ASCII by Jason Scott

Jason Scott's Weblog

The Secret Cost of the Database —

I made a discovery the hard way over the years, in the way one doesn’t like to make discoveries. That is, I made the finding that database maintenance is hard.

Oh, sure, laugh at me and my vital announcement of a thing well known, but there’s a more sharp edge to the coin besides just knowing that databases can be difficult. It’s that, without knowing it, you can find yourself in charge of a database and the maintenance of it.

When I started, I didn’t understand that this little lark would be a daily (and I do mean that, daily) maintenance task for the next eight years. People send me changes, updates, descriptions, and artifacts for that BBS List Database pretty much every single goddamn day. I am happy to have the duty and the pleasures of maintaining this list, even if people sometimes get a bit pushy about it.

But there we go, a daily strapped-on duty and chore on top of my other stuff. So when I think about projects I want to do, I have to ask myself: will this become a database? Will this become a database requiring maintenance? Because honestly, I probably have to walk away at that point.

At some juncture I had this idea of a “who owns what” database. You’d type in the UPC product code of a item you bought, and it’d immediately tell you what fucked-up, evil corporation you just plunked your cash over to. People are sometimes not aware that they’re dropping bills into the hat of what they would think was a completely non-related competitor but in fact is a big daddy to your favorite little munchable. Hay has been made along these lines.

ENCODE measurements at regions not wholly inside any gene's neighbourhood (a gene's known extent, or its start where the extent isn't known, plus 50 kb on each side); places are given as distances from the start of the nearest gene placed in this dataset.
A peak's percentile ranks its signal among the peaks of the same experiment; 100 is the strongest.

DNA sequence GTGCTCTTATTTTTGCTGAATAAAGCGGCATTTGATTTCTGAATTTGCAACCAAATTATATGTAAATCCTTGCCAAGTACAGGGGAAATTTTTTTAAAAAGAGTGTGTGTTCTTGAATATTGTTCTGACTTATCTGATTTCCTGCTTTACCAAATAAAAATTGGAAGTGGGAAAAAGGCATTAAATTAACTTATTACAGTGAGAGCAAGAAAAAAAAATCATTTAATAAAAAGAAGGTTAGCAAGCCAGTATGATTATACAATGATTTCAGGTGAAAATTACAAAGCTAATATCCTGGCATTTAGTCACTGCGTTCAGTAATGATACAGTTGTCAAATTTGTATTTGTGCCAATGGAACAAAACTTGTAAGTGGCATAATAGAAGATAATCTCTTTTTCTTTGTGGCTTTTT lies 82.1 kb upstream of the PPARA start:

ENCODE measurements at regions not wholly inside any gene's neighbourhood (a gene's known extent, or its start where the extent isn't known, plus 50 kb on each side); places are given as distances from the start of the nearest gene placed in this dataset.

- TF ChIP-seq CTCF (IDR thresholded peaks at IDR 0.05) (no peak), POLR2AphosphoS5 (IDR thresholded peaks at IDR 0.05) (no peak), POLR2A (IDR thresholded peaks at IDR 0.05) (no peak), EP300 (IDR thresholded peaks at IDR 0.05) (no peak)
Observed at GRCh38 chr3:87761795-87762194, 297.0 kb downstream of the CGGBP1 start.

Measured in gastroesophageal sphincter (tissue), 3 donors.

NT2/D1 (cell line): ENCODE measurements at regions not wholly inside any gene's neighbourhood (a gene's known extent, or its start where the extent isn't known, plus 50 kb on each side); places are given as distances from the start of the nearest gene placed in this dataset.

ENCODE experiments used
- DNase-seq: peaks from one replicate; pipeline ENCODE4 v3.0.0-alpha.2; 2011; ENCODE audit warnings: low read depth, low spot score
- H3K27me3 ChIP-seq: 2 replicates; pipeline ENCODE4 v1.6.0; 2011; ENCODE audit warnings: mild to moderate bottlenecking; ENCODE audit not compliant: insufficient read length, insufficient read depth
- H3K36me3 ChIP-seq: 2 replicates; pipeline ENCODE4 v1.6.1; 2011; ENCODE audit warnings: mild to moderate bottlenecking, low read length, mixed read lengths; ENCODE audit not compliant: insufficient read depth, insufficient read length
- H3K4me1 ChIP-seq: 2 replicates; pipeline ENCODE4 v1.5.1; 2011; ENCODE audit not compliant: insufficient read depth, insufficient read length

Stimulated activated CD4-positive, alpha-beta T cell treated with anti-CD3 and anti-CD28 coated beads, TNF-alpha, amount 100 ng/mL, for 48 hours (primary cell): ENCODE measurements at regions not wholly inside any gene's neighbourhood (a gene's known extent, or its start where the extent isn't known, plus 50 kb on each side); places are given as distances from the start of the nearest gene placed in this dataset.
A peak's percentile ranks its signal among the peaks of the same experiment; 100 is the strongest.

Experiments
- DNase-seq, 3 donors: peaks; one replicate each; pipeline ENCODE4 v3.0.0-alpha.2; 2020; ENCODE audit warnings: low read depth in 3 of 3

But the thing is, these sales and purchases happen every month. I’d be in the critically sad business of tracking corporate earnings statements, taking letters from people on boring consolidation announcements, and probably ending up going somewhat crazy. Also, I’d never be quite accurate. So no, let’s not do “who owns what”.

Similarly, I had some sort of idea to do a compilation of photos taken at all hacker cons. In fact, I own a domain,, for this. But the fact is, I’m stymied along two lines. First, Flickr does this a thousand times better than I do. Second, a lot of people don’t want their fuckin’ photos used without their permission! But ultimately, again, this is a database, more pain in the ass, more needless maintenance.

So on, and so on. I have a lot of waylaid projects that translate to “please give six months of your life to this”, when six months can be spent in other arenas to a greater level of quality. I just don’t see myself having that time, that way. I get suggestions for things I “should” do and the fact is, when it turns out to be a big maintain-me-daddy database, I have to say no. Again. And again.

I do what I can, but realizing this fundamental fact has saved the world a lot of half-baked Jason-maintained databases.

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  1. Natali says:

    Would take that database management job over the crappy pensions admin job I’m working at the moment. Any day. There aren’t enough geek related admin jobs out there.

  2. Flack says:

    At some point you may consider going from “Jason the Doer” to “Jason the Organizer”. For example, you announce that you are interested in organizing con photos. Then someone else says, “hey, I’d like to help with that!” Great — you set up the infrastructure, turn it over to someone, and let them run with it. You maintain administrative rights and perhaps send out weekly/bi-weekly/monthly e-mails, checking up on things. Kind of a “program manager” role, of sorts. I don’t know if this meets your needs or not but, if your ultimate goal is getting information out there, this is certainly one way to do it.